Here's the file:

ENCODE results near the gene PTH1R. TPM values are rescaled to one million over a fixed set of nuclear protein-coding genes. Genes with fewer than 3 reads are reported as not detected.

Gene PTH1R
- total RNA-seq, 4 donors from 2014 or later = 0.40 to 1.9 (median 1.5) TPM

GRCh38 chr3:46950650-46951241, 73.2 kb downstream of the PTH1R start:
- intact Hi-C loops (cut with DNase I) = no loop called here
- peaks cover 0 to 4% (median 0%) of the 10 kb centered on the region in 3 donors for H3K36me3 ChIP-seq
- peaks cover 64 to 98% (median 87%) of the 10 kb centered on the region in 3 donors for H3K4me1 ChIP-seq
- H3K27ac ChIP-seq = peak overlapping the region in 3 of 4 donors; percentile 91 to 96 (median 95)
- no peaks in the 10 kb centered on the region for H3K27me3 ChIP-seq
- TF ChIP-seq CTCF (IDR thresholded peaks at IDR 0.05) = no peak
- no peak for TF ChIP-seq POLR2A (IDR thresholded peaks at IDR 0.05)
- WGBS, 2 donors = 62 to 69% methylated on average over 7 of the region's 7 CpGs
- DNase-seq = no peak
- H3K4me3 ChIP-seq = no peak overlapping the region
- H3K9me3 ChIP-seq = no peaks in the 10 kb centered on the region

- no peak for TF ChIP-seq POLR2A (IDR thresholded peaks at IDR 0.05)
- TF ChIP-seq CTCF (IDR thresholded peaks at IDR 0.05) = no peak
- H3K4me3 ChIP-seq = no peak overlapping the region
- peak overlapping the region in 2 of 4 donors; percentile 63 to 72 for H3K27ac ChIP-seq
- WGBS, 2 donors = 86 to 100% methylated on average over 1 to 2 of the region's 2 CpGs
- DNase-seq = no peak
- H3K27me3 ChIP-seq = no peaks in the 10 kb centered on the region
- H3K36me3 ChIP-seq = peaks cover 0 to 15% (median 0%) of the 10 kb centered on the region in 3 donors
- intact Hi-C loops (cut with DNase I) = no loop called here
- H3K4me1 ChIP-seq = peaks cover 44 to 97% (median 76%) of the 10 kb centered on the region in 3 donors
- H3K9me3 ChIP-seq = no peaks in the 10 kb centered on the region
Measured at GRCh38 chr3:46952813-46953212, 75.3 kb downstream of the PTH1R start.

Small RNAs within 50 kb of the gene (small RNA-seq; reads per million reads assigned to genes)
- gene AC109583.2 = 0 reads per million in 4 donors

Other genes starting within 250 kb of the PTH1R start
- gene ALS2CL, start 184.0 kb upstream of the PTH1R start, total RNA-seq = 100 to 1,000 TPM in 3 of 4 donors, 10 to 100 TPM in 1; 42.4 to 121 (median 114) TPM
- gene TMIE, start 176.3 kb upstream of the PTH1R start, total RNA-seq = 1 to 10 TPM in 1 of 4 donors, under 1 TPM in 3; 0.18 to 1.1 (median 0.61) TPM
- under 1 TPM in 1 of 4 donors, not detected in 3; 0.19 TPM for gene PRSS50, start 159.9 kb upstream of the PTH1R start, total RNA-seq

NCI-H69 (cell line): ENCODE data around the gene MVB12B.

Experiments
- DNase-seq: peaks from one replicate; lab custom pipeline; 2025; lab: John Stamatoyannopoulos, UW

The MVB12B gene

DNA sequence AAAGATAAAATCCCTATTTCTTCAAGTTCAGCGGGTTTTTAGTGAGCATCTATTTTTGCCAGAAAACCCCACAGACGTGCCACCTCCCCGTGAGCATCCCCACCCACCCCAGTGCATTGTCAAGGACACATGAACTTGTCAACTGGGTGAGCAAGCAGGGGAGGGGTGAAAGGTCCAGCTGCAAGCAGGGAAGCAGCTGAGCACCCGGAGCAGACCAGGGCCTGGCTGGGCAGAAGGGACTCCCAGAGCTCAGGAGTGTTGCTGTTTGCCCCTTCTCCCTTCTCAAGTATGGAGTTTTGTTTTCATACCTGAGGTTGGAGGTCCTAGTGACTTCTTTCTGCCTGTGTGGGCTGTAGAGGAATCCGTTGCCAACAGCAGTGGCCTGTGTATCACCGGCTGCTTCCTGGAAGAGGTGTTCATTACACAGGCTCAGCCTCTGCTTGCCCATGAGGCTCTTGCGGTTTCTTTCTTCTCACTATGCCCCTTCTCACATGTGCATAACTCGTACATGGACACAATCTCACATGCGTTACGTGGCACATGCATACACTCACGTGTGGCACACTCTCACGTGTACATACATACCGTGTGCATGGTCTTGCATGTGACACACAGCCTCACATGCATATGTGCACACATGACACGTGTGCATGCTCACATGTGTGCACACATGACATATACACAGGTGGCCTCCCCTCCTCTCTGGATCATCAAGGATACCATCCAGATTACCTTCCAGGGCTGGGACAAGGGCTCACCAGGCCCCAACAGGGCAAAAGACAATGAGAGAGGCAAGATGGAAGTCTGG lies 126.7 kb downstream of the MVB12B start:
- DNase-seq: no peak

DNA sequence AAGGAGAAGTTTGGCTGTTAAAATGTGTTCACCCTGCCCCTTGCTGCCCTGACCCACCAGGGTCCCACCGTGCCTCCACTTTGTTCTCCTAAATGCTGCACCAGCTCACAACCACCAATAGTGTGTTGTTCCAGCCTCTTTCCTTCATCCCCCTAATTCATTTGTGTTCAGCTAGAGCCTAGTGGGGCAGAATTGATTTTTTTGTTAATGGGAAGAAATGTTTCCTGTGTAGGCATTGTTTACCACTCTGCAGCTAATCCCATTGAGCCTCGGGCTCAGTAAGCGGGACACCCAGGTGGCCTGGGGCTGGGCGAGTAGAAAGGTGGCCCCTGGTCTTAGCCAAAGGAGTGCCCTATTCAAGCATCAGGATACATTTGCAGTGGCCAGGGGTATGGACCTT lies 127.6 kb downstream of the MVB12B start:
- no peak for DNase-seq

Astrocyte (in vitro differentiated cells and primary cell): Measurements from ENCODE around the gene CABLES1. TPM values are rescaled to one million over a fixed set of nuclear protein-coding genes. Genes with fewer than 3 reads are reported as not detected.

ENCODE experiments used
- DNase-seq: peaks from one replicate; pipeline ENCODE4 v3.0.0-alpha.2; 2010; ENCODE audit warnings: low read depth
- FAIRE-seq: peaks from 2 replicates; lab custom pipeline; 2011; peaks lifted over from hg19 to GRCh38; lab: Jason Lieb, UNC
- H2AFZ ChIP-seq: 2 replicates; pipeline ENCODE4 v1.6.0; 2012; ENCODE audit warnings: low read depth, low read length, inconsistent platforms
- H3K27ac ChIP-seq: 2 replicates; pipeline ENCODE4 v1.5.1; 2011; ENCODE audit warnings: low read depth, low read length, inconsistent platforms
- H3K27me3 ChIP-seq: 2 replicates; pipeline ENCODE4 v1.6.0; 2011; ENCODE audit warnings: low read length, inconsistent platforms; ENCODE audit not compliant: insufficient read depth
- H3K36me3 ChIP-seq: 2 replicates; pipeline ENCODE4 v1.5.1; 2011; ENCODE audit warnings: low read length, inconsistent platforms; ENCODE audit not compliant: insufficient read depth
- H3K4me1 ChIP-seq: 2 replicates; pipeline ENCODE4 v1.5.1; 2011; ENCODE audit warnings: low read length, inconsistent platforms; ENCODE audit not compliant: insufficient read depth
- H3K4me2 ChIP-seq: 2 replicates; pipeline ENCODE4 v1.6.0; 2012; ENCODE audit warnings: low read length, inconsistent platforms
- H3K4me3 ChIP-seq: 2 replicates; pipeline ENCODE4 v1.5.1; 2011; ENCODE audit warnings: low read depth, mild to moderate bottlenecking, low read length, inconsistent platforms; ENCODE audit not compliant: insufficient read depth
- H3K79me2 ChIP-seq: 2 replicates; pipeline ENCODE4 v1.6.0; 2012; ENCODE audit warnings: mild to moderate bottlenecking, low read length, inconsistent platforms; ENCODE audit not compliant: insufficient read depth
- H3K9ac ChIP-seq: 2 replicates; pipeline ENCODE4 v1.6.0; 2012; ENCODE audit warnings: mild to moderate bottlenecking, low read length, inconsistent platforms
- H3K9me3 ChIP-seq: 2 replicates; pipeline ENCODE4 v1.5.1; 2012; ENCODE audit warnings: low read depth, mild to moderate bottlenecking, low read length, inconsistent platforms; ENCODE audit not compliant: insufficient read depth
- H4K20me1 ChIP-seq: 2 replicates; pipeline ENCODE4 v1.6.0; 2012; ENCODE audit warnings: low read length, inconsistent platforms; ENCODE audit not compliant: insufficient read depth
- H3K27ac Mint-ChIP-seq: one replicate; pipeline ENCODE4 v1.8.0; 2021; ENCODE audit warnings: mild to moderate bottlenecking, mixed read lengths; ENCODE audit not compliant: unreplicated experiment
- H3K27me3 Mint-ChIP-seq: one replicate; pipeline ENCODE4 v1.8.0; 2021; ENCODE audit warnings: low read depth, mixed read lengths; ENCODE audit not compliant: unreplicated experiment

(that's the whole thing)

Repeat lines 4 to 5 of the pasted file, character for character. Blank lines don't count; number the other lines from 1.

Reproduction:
GRCh38 chr3:46950650-46951241, 73.2 kb downstream of the PTH1R start:
- intact Hi-C loops (cut with DNase I) = no loop called here